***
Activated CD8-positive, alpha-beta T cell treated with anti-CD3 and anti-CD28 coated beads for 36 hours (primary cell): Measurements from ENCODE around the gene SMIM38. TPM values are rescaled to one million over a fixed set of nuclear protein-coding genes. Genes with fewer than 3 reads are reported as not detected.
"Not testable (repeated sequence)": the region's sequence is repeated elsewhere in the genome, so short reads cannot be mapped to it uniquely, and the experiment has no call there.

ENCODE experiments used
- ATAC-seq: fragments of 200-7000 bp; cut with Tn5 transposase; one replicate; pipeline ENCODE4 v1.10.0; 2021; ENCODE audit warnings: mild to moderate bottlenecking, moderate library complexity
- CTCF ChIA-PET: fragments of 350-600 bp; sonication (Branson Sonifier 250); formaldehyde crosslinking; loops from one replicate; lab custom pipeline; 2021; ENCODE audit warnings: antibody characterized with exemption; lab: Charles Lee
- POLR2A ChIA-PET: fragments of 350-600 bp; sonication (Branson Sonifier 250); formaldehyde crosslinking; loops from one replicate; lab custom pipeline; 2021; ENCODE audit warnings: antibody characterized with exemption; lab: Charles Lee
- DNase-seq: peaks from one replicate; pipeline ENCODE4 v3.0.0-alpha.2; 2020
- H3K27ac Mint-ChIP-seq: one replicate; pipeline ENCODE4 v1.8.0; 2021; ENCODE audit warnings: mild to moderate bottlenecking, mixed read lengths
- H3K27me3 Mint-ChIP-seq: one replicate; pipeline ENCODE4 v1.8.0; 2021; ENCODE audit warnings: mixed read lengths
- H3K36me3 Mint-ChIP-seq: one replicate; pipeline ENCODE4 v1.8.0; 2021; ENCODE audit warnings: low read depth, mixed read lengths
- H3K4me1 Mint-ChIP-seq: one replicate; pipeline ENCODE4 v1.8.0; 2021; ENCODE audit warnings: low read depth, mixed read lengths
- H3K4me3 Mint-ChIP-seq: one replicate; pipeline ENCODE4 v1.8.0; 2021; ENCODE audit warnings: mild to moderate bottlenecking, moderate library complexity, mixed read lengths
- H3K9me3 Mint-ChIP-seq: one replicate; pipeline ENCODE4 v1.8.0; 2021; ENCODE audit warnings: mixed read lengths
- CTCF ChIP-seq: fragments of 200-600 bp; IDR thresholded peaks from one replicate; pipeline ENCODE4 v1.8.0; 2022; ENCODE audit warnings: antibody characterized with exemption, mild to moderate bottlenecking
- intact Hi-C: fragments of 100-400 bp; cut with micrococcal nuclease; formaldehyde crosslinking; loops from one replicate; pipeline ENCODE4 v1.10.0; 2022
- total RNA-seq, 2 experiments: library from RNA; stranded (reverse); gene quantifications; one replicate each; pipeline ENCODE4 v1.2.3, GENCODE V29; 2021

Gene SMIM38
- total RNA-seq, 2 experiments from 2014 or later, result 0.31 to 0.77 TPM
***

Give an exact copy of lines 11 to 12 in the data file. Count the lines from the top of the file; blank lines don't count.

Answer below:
- H3K4me1 Mint-ChIP-seq: one replicate; pipeline ENCODE4 v1.8.0; 2021; ENCODE audit warnings: low read depth, mixed read lengths
- H3K4me3 Mint-ChIP-seq: one replicate; pipeline ENCODE4 v1.8.0; 2021; ENCODE audit warnings: mild to moderate bottlenecking, moderate library complexity, mixed read lengths